Posts Tagged ‘history’

Rewriting History – Thyssen in the 20th century: Still an overall exercise in vindication or whitewash, with a good number of obvious omissions – but admittedly featuring the occasional, important and sometimes puzzling admission.

It has taken seven years since the publication of our crucial book about the Thyssens (in the Asso Verlag publishing company of Oberhausen/Ruhr) for the first instalment of the „official“ Thyssen response to appear, in the form of the first in a series of eight books, co-financed by the Fritz Thyssen Foundation and the newly formed Thyssen Industrial History Foundation; orchestrated by the malevolent Prof. Manfred Rasch, chief archivist of ThyssenKrupp AG, whose prejudice is manifest in the fact that while our book is often referred to, it is never credited.

Prof. Rasch even manages to deny our existence by claiming that the late Baron Heini Thyssen-Bornemisza failed in his ambition to commission an authorised biography.

In 2014/5, following numerous delays, three volumes of the series have appeared: “The United Steelworks under National Socialism”, “Forced Labour at Thyssen” and “The Thyssens as Art Collectors“. We will review all three over the coming weeks.

The authors of the books are all, somewhat surprisingly, junior academics with no or limited previous knowledge or practical experience of their subjects and described as „independent historians“, who are said to be „closing the gaps“ in research concerning the history of the Thyssen Family, ThyssenKrupp AG and the Thyssen-Bornemisza Group.

However, as the authors were commissioned, funded and assisted in their research by the same people, commercial organisations and related foundations, there can be no way in which they could be accurately described as „independent“ and such a claim is at best misleading and at worst fraudulent.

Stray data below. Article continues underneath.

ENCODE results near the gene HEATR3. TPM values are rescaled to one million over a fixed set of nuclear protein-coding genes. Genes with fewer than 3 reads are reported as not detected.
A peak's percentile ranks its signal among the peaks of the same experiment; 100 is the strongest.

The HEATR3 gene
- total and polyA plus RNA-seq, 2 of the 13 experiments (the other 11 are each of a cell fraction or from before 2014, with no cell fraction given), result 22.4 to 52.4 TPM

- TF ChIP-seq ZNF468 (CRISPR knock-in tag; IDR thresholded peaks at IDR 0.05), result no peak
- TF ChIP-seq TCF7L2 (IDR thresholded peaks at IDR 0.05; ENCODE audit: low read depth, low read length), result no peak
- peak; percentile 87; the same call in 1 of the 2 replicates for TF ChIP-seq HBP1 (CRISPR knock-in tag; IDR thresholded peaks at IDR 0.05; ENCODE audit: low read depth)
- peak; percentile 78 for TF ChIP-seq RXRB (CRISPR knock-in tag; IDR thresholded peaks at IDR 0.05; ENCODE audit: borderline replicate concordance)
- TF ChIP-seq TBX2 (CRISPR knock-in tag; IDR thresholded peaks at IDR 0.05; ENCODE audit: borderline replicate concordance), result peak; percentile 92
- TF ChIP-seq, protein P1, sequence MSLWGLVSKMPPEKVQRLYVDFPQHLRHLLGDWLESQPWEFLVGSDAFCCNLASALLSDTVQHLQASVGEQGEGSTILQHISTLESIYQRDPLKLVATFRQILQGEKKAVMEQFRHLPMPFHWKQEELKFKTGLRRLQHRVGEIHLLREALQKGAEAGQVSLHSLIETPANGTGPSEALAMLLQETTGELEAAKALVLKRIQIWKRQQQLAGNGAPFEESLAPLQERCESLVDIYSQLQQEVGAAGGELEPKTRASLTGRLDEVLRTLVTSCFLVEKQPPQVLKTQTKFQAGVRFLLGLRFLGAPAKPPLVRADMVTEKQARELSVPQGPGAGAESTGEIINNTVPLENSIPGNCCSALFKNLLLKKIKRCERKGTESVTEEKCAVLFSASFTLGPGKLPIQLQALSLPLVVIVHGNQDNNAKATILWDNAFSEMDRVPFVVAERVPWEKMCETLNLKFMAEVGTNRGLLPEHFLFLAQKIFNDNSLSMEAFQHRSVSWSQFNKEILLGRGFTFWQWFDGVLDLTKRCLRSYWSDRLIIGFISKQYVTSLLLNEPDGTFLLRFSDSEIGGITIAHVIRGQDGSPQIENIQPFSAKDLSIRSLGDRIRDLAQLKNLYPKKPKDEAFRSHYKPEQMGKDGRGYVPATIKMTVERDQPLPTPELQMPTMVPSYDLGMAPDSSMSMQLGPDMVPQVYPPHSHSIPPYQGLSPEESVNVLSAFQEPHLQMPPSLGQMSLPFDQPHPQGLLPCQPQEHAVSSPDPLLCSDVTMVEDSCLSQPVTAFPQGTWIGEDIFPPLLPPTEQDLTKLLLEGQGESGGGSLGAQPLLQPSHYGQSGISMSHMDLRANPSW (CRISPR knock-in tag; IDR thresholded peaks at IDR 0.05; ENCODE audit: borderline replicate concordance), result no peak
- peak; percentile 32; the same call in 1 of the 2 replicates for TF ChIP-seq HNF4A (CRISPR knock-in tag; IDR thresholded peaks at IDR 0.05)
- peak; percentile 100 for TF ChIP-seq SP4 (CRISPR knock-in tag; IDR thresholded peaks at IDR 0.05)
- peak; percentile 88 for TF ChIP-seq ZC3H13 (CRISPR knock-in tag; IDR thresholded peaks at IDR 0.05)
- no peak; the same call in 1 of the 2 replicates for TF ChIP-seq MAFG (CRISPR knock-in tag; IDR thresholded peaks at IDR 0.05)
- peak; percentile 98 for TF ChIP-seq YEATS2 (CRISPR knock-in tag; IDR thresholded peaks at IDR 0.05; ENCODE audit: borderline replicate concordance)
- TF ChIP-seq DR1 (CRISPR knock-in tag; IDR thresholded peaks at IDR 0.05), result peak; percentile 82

In the case of the major investor, in what often appears to be little more than an academic hagiography, it should be remembered that the Fritz Thyssen Stiftung was started by Amélie Thyssen, who had joined the Nazi party in 1931 – two years before her husband Fritz Thyssen – and who never publicly recanted or displayed any regret for her support of Adolf Hitler.

One also wonders why senior academics of proven knowledge and ability were not won over to deal with this important and sensitive program. One has to assume that it was either because the juniors were more „malleable“ or because more senior academics were not prepared to risk damaging their own reputations while polishing the Thyssens’ tarnished history.

Of course for the project’s supervising professors Margit Szöllösi-Janze (Munich University) and Günther Schulz (Bonn University) the lines of academic whoring must be extremely blurred, as so many general academic research projects in Germany in the past 55 years have been funded by this same Fritz Thyssen Foundation. It must be incredibly difficult to emancipate oneself from this ever primed sponsorship pump.

By contrast, when we visited the archives of ThyssenKrupp AG in 1998, not only did Manfred Rasch accuse us of forging our letter of introduction from Heini Thyssen, but he was also offensively un-cooperative and purported to have nothing to do with the history of the Thyssen family, who he spoke of derisively and said that „his“ archive contained no material that related to them. So the question is: what has changed for him to now be a contributor to such a project?